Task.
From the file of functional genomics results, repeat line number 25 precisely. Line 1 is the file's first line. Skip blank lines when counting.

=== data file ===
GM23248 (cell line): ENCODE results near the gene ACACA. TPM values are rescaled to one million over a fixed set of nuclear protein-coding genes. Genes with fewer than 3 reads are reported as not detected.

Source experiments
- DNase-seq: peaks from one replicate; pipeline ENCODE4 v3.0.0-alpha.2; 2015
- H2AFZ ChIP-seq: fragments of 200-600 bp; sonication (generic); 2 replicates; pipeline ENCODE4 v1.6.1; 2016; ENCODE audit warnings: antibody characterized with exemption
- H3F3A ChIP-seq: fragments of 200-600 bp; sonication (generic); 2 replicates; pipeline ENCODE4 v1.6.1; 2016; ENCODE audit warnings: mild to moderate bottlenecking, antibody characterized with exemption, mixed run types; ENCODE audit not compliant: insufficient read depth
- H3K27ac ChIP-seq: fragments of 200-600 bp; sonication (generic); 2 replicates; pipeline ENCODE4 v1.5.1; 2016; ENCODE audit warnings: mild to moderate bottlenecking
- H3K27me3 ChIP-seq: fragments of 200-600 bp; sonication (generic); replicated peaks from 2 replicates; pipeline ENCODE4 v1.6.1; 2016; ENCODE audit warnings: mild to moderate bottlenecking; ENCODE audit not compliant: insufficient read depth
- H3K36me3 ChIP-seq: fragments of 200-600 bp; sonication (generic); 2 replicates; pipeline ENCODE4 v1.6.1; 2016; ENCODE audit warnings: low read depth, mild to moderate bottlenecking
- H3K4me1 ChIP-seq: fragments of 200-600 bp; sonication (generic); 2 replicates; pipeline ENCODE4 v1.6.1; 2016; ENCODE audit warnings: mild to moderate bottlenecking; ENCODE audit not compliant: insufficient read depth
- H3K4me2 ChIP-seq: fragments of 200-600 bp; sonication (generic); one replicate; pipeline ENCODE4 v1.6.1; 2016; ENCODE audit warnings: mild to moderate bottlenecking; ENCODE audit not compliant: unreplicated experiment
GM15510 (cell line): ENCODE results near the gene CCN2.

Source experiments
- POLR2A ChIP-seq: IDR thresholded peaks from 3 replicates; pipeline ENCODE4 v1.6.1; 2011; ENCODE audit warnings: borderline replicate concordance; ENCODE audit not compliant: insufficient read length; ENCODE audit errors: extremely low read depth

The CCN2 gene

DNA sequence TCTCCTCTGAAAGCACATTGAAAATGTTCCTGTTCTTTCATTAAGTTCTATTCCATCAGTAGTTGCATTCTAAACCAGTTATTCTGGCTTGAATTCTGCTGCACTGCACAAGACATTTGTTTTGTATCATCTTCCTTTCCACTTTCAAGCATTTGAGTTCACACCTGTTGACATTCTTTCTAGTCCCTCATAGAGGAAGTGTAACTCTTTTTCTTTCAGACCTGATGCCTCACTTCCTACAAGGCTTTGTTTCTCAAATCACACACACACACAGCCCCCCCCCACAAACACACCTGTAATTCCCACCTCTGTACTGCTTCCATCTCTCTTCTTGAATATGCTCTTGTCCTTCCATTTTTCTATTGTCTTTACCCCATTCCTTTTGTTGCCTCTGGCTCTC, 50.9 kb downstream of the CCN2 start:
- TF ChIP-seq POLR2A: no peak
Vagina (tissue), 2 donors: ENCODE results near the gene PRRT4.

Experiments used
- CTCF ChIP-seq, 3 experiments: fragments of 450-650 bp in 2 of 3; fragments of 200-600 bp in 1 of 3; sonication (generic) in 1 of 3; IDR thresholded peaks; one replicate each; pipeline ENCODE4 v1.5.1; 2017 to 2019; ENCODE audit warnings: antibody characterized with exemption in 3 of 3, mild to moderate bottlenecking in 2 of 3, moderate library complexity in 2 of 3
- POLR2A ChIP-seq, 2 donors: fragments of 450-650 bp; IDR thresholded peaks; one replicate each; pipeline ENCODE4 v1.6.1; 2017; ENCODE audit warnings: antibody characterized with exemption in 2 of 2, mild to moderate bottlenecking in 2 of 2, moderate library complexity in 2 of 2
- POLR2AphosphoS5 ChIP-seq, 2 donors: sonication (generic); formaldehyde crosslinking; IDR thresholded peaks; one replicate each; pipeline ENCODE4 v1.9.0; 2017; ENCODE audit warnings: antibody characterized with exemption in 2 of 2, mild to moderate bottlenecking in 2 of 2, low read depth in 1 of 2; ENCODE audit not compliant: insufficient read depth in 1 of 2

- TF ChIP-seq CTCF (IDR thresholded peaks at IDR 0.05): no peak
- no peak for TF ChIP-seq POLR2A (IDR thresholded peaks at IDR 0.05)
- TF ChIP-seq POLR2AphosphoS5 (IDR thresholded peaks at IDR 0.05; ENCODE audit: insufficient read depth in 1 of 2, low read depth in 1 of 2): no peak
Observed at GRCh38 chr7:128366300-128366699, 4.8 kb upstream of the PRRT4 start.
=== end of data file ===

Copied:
Observed at GRCh38 chr7:128366300-128366699, 4.8 kb upstream of the PRRT4 start.